AI Chatbots as Therapists: A Potential Panacea or a Placebo Effect?

NNicholas October 8, 2023 10:03 AM

AI firm OpenAI recently sparked debate over the potential use of chatbots as therapists, following an emotional interaction with their own chatbot, ChatGPT. While some see therapeutic value in AI, others argue that it downplays serious mental health issues.

AI chatbots as potential therapists

OpenAI's manager, Lilian Weng, recently stirred up a hornet's nest when she described her emotional engagement with the company's chatbot, ChatGPT, as a therapeutic experience. This statement, shared on a social media platform, sparked a backlash from critics who accused her of trivializing mental health struggles. While the rise of AI-driven mental health apps has been evident in recent years, this proclamation has underscored the ongoing debate over the use of AI in therapy.

The placebo effect in AI therapy

A research collaboration between MIT and Arizona State University provided some insight into why ChatGPT might have appealed to Weng as a 'therapist'. In their study, over 300 participants interacted with mental health AI programs, with their expectations manipulated beforehand. Participants who were told they were conversing with an empathetic AI found it more trustworthy. This indicates that the performance of these AI might be influenced by a form of a placebo effect, where the user's trust hinges on their preconceived notions about the AI.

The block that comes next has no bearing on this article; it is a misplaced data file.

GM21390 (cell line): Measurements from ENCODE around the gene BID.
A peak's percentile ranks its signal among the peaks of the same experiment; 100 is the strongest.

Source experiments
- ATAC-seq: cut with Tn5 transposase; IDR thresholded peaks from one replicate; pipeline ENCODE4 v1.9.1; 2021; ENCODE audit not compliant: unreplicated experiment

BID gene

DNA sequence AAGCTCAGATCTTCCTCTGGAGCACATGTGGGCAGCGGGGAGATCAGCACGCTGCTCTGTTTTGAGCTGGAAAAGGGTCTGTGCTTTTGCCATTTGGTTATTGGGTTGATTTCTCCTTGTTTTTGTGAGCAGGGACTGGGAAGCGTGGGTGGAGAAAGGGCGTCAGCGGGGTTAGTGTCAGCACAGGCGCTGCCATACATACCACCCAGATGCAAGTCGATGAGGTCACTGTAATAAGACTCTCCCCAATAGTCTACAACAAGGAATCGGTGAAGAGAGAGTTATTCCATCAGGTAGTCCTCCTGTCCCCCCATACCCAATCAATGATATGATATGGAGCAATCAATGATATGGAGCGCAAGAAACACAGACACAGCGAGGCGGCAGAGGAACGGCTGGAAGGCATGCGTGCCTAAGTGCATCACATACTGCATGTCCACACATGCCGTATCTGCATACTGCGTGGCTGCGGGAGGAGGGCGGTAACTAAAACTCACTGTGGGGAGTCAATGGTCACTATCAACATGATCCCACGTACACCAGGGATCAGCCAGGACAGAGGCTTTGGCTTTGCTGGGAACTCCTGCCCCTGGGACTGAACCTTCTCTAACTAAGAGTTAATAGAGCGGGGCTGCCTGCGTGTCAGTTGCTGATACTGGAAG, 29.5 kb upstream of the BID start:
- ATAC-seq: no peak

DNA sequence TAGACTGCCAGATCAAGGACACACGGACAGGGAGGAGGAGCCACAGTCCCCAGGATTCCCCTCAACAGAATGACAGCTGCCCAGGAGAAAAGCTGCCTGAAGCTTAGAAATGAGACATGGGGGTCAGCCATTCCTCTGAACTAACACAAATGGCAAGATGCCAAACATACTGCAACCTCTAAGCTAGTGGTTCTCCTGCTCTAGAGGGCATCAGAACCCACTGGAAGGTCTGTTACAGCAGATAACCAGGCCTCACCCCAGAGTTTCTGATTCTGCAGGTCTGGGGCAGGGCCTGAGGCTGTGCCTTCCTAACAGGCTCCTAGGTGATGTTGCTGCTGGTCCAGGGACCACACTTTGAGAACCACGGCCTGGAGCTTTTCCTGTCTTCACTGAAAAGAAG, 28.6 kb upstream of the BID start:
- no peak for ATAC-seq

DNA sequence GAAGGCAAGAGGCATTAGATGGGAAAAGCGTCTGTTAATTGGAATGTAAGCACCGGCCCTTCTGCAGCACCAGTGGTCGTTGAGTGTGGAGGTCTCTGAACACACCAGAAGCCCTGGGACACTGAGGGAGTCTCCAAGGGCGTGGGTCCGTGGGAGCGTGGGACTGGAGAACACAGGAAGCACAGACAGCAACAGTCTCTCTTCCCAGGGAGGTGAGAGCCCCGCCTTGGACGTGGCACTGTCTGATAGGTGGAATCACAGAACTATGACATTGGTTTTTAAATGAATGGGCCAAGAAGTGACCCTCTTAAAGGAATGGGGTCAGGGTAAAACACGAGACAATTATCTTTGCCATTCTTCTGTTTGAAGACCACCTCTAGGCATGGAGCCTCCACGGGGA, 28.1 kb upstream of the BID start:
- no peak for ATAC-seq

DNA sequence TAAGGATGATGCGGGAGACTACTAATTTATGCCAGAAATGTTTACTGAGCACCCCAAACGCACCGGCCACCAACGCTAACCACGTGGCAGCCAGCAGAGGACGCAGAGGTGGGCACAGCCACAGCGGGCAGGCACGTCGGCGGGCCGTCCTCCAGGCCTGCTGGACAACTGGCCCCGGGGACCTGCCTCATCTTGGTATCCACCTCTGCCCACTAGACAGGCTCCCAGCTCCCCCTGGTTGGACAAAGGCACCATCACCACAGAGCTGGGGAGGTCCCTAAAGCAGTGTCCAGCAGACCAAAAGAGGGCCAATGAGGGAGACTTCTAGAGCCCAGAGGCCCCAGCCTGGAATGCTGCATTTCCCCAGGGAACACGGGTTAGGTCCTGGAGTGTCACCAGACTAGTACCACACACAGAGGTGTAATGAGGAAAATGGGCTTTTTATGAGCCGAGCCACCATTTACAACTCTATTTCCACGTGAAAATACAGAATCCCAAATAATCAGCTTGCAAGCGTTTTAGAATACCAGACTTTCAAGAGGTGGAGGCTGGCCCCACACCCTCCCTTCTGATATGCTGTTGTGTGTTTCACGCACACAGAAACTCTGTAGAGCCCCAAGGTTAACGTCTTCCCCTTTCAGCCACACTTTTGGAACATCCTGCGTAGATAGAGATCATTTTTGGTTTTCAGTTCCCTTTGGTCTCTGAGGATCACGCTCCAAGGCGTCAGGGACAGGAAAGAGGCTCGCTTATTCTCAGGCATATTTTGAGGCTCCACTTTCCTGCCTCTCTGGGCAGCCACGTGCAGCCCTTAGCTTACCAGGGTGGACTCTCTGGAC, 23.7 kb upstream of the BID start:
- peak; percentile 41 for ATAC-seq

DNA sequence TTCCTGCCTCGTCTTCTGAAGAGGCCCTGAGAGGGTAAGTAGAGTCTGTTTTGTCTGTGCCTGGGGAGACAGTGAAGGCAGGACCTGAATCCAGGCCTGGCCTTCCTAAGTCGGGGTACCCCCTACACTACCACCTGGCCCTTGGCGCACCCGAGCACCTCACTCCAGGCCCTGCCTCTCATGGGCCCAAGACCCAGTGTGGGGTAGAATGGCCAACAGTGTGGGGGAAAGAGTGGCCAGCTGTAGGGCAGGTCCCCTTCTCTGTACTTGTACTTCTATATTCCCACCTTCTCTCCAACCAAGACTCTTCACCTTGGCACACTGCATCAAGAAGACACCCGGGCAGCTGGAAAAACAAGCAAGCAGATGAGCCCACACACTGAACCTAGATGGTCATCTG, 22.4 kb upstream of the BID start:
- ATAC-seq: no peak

Concerns over AI replacing human therapists

Despite the buzz around AI therapy, the field is fraught with contention. Critics fear that AI could replace human therapists, which could have negative implications considering the complexities of mental health. Some participants in the aforementioned study described the experience as akin to 'talking to a brick wall'. This raises questions about the capability of AI to truly understand and respond to human emotions, and underscores the need for caution in advocating AI as a substitute for human therapists.

The notion of chatbots as therapists isn't a novel one. It traces its roots back to the 1960s with the creation of ELIZA, the first chatbot designed to mimic psychotherapy. This concept has persisted, and modern chatbots like ChatGPT and ELIZA were found to be considered trustworthy by users, particularly when primed for a positive experience. However, in light of the limitations of AI in providing genuine empathy and meaningful therapeutic interactions, this notion may need a fresh evaluation.

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